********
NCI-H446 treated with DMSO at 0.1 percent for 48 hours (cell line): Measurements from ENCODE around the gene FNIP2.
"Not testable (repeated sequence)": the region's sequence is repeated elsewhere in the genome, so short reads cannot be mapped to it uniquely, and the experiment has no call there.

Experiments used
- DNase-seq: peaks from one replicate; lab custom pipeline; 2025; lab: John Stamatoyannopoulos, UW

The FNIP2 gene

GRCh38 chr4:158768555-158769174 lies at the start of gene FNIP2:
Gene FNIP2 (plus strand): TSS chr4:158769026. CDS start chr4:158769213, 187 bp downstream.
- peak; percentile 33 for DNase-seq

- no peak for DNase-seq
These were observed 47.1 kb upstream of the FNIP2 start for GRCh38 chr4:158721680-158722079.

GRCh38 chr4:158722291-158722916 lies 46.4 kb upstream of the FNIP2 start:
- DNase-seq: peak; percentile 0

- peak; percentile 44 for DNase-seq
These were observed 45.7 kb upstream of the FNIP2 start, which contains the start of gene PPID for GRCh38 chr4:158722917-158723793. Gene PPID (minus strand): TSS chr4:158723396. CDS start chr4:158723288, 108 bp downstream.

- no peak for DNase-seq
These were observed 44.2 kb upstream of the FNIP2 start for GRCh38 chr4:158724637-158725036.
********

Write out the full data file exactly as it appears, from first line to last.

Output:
NCI-H446 treated with DMSO at 0.1 percent for 48 hours (cell line): Measurements from ENCODE around the gene FNIP2.
"Not testable (repeated sequence)": the region's sequence is repeated elsewhere in the genome, so short reads cannot be mapped to it uniquely, and the experiment has no call there.

Experiments used
- DNase-seq: peaks from one replicate; lab custom pipeline; 2025; lab: John Stamatoyannopoulos, UW

The FNIP2 gene

GRCh38 chr4:158768555-158769174 lies at the start of gene FNIP2:
Gene FNIP2 (plus strand): TSS chr4:158769026. CDS start chr4:158769213, 187 bp downstream.
- peak; percentile 33 for DNase-seq

- no peak for DNase-seq
These were observed 47.1 kb upstream of the FNIP2 start for GRCh38 chr4:158721680-158722079.

GRCh38 chr4:158722291-158722916 lies 46.4 kb upstream of the FNIP2 start:
- DNase-seq: peak; percentile 0

- peak; percentile 44 for DNase-seq
These were observed 45.7 kb upstream of the FNIP2 start, which contains the start of gene PPID for GRCh38 chr4:158722917-158723793. Gene PPID (minus strand): TSS chr4:158723396. CDS start chr4:158723288, 108 bp downstream.

- no peak for DNase-seq
These were observed 44.2 kb upstream of the FNIP2 start for GRCh38 chr4:158724637-158725036.